Star Wars #50

Star Wars #50

Writer: Kieron Gillen
Artist: Salvador Larroca
Penciller: Giuseppe Camuncoli
Inker: Cam Smith
Colorist: Guru-eFX, and Java Tartaglia
Letterer: Clayton Cowles
Cover Artist: Travis Charest

The theme of Star Wars #50 is hope dies. It’s a play on the title of the first Star Wars movie, and the last line of Rogue One. Hope is a recurring theme in Star Wars, and the main title is now gearing up for The Empire Strikes Back. That means it’s time for the bad guys to start winning.

The last issue already introduced us to Queen Trios’ betrayal. This issue builds on that. First it shows us that she is continuing to play the ruse as the trap is sprung. By ingratiating her help with the building of the Rebel fleet, she’s able to sabotage the whole thing. No engines, no communications, they’re dead in the water as Vader arrives to destroy them. But Vader isn’t here to try and win the war by destroying the Rebellion. The comic lays down a much more sinister purpose to the Dark Lord’s actions. He’s here to crush their opposition by striking at their morale, their spirit, their will to resist. His goal is to utterly destroy their hope at success. Thus he begins destroying their fleet…slowly. His demonstration is an act of power, a showmanship of how superior the Empire is and how hopeless the Rebels are to stop them.

The story provides a lot of opportunities for the artwork to shine. The first page opens with three image heavy panels and one small word bubble. The imagery is of a sun, of fire, and two wine glasses clinking together. It’s an ominous sign of the destruction to come and the bargain struck. There’s panels showcasing the Rebel’s new fleet. Two page spreads showing off the ships, as well as the battle as Vader’s fleet arrives. And when the artwork isn’t stretching across both pages, there is plenty of attention given to the characters and the emotions. Even Vader, as emotionless as he is behind his mask, strikes an ominous chord as he watches the destruction unfold. Larroca’s facework can be a bit odd at times, but otherwise his artwork shines in this issue.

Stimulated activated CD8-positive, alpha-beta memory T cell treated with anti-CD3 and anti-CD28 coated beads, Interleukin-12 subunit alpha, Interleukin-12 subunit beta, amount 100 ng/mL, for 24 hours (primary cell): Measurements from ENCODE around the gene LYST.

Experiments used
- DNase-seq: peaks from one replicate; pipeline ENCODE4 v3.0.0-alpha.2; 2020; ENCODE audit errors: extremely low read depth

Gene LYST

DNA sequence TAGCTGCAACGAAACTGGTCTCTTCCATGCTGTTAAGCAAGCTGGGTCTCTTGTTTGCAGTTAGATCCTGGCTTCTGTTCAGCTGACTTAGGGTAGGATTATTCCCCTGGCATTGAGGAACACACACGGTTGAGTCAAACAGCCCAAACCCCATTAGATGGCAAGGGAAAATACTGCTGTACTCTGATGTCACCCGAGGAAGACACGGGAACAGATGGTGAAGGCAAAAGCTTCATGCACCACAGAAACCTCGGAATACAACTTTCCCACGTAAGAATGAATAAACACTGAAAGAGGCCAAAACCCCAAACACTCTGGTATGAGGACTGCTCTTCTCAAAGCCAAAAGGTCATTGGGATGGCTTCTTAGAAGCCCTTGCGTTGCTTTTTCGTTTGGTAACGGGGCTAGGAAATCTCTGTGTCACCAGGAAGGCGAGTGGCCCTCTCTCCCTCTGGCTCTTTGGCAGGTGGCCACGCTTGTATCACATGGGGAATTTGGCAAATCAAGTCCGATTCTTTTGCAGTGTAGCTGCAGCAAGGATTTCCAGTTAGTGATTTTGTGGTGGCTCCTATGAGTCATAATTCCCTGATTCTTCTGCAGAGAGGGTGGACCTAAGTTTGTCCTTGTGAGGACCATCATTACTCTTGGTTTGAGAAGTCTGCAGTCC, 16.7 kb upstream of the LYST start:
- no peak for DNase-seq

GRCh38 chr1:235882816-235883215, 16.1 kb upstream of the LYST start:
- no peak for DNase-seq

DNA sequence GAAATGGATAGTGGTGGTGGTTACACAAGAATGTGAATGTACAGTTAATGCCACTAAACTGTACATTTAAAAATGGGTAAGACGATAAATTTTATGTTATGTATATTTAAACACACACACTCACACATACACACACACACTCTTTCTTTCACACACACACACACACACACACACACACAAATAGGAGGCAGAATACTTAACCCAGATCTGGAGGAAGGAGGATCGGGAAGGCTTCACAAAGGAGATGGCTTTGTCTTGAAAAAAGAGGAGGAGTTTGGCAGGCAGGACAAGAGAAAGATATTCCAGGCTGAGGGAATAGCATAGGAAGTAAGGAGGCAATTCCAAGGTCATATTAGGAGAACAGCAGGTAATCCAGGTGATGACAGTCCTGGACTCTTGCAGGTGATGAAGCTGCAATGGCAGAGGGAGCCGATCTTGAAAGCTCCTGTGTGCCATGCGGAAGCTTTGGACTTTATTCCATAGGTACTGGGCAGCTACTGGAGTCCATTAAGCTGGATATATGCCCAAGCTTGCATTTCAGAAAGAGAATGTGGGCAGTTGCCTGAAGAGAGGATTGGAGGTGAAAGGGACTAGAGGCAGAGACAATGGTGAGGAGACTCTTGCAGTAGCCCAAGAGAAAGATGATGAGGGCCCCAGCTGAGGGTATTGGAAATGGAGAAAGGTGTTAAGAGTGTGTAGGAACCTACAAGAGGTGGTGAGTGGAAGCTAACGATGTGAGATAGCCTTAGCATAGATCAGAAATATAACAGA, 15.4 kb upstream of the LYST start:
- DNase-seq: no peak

As a bonus, there’s a mini story at the end of this issue that completes the betrayal story of Trios. Going back in time, it shows how this whole scheme came together. How Vader came up with the plan and implemented, and how he reached out to Trios to put it in motion. The artwork isn’t as good in the mini story, it’s done by Giuseppe, Cam and Java, but it’s still a good one and adds to the overall story.

Star Wars #50 is a very solid issue with good writing and good artwork. It does come with a hefty price tag though at $5.99 and I’m not sure it’s really warranted. That’s a lot of money for a comic with 45 pages of content. That is a bit more than usual, but four of those pages are padded with a cover gallery for the Star Wars series. To be honest, seeing mini images of the covers crammed into four pages isn’t something I really value. I love cover art, but it has to be big to be enjoyed. I’d rather have a special issue with each page being devoted to the cover art instead of it being done like they did in this issue. With the way things are going, it’s getting harder and harder to justify buying issues singularly instead of waiting for the trade paperback collections.

As is, I give Star Wars #50 a four out of five metal bikinis. If you’ve got the disposable income and are a hardcore collector of the individual issues, then you’ll want to pick this one up. However, now might be a good time to start waiting for the TPB’s.

Reviewed By: Skuldren for Roqoo Depot.
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